In multivariate analysis, patients showing < 95% necrosis after chemoradiotherapy had an increased hazard of local recurrence (2.51; P = .56) and death (1.86; P = .06).[8] Those with high-grade, locally recurrent, or large tumors also did significantly worse. The percentage of patients who achieved a > 95% pathologic necrosis increased to 48% with the addition of ifosfamide, as compared with 13% for patients in all the other protocols combined (309 patients had assessable tumor for pathologic necrosis).

The same group combined their data with MSKCC[9] to retrospectively evaluate the effects of different types of chemotherapy on specific histologic subtypes of ASTS. For synovial sarcoma, between 1990 and 2002, 101 patients were seen at the two centers, 68 of whom received ifosfamide-based chemotherapy and 33, no chemotherapy. The median follow-up was 58 months; 4-year distant recurrence survival rates for ifosfamide chemotherapy vs none were 74% vs 46% (P = .02), and disease-specific survival rates were 88% vs 67% (P = .01). In multivariate analysis, ifosfamide-based chemotherapy and smaller size were significantly associated with improved disease-specific survival. As there were limited data on the use of doxorubicin without ifosfamide for that time period, this was not investigated.

Similar analyses were performed for liposarcoma, evaluating both doxorubicin- and ifosfamide-based therapies.[9] Between 1975 and 1990, 83 patients received doxorubicin-based chemotherapy and 46, no chemotherapy. Five-year disease-specific survival rates for doxorubicin-based chemotherapy vs none were 64% vs 56% (P = .28). Multivariate analysis confirmed that the use of doxorubicin-based chemotherapy did not improve disease-specific survival. In contrast, between 1990 and 2003, 126 patients with liposarcoma were seen, of whom 63 received ifosfamide-based chemotherapy and 63, no chemotherapy. Five-year distant recurrence-free survival rates for patients receiving ifosfamide-based chemotherapy vs none were 81% vs 63% (P = .02), and disease-specific survival rates were 92% vs 65% (P = .03). These intriguing findings suggest that ifosfamide-based chemotherapy may be particularly effective against synovial sarcomas and liposarcomas. Prospective studies are clearly needed.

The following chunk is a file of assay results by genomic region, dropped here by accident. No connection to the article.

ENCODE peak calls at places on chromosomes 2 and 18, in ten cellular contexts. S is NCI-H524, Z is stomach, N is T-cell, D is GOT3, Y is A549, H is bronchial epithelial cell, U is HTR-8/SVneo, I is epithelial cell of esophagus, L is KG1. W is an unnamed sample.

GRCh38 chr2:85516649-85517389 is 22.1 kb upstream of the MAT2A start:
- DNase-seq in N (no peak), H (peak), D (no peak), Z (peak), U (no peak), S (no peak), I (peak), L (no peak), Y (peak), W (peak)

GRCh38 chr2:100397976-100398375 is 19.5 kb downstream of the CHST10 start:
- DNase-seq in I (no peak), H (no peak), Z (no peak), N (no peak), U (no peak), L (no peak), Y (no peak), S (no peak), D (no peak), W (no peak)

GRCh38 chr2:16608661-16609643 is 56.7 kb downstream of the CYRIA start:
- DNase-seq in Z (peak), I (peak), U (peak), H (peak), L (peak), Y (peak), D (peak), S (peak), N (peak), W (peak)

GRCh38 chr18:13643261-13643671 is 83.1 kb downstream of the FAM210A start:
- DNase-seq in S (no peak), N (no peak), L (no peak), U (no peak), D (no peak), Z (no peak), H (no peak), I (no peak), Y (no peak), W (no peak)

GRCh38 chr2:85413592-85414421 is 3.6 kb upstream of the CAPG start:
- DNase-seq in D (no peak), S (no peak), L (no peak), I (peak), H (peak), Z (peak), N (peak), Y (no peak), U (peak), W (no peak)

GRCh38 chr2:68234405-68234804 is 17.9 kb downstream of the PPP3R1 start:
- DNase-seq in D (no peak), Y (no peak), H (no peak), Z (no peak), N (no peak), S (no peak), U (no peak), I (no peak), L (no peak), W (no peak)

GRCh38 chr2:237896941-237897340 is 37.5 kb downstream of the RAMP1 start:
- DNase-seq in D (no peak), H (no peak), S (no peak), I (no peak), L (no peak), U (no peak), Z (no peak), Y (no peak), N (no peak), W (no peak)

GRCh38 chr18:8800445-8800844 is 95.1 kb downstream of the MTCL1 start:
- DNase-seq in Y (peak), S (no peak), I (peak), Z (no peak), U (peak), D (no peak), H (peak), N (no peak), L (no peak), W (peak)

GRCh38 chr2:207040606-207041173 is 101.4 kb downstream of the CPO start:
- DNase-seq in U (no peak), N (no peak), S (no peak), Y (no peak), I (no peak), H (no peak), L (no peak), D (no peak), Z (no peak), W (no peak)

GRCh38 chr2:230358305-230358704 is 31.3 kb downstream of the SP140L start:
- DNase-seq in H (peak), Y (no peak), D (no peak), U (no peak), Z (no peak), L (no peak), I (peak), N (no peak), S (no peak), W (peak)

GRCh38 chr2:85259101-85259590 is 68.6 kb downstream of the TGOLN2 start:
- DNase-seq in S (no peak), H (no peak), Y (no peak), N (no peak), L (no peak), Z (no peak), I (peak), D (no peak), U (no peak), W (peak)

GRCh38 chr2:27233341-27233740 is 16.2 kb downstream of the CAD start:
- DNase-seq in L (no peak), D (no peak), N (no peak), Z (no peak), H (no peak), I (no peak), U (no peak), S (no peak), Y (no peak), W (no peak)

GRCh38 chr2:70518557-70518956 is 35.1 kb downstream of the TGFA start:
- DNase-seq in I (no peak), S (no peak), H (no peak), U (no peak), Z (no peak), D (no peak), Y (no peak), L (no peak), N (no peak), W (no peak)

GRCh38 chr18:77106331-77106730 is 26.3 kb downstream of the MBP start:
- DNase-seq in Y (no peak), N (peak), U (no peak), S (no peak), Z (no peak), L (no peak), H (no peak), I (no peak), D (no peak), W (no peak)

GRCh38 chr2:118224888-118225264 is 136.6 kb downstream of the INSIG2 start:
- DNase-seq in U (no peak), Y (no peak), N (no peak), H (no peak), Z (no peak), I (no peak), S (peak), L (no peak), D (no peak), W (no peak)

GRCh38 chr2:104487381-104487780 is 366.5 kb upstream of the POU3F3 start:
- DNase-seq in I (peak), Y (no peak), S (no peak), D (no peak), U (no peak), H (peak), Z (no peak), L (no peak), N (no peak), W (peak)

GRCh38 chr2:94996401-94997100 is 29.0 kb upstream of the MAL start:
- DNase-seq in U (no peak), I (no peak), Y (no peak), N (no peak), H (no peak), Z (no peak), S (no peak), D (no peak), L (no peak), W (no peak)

Neoadjuvant Radiochemotherapy Trials

For large aggressive ASTS, the integration of radiotherapy and chemotherapy in the preoperative setting has many attractions, as it ensures that both treatments are delivered as soon as possible. A group in Boston[10] reported results of a pilot study in 48 patients with high-grade extremity ASTS greater than 8 cm in size. All patients received three cycles of preoperative MAID chemotherapy (mesna, doxorubicin [Adriamycin], ifosfamide, and dacarbazine) integrated with radiotherapy, 44 Gy (given as two 22-Gy courses), followed by surgery. The protocol was completed with a further three cycles of postoperative MAID and a further 16 Gy of radiotherapy for those with positive margins.

Results were compared with those of a selected control group of 48 patients, matched for age, tumor size/grade, and era (1988-1997). Five-year actuarial outcomes were significantly better for the chemoradiotherapy group in terms of distant metastasis-free survival (75% vs 44%; P = .0016), disease-free survival (70% vs 42%; P = .0002), and overall survival (87% vs 58%; P = .0003).[10] However, complications were significant, with febrile neutropenia occurring in 25% of cases (despite G-CSF administration), moist desquamation of the wound area in 29%, and significant wound healing problems also in 29%. Fracture of bone occurred in 4%, and there was one case of myelodysplasia at 38 months. No data were presented on late fibrosis or limb function.

The results were felt sufficiently encouraging to further test the regimen in a multicenter Radiation Therapy Oncology Group (RTOG) trial (RTOG 9514). This prospective single-arm study[11] included 64 patients with high-grade extremity/body wall ASTS ≥ 8 cm, who received identical chemoradiotherapy to that given in the Boston study. When results were reported in 2006, 3-year actuarial outcomes were already significantly worse than the 5-year outcomes reported by the Boston group. Thus, for the RTOG and Boston studies, respectively, distant disease-free survival rates were 64.5% vs 75%; disease-free survival rates were 57% vs 70%; and overall survival rates were 75% vs 87%. Fatal chemotherapy-related toxicity occurred in three patients (5%), and grade 4 toxicities were seen in 83% of patients (hematologic in 78% and nonhematologic in 19%). Only 59% of patients were able to complete six cycles of MAID. These results do not support the widespread implementation of such a protocol.[12]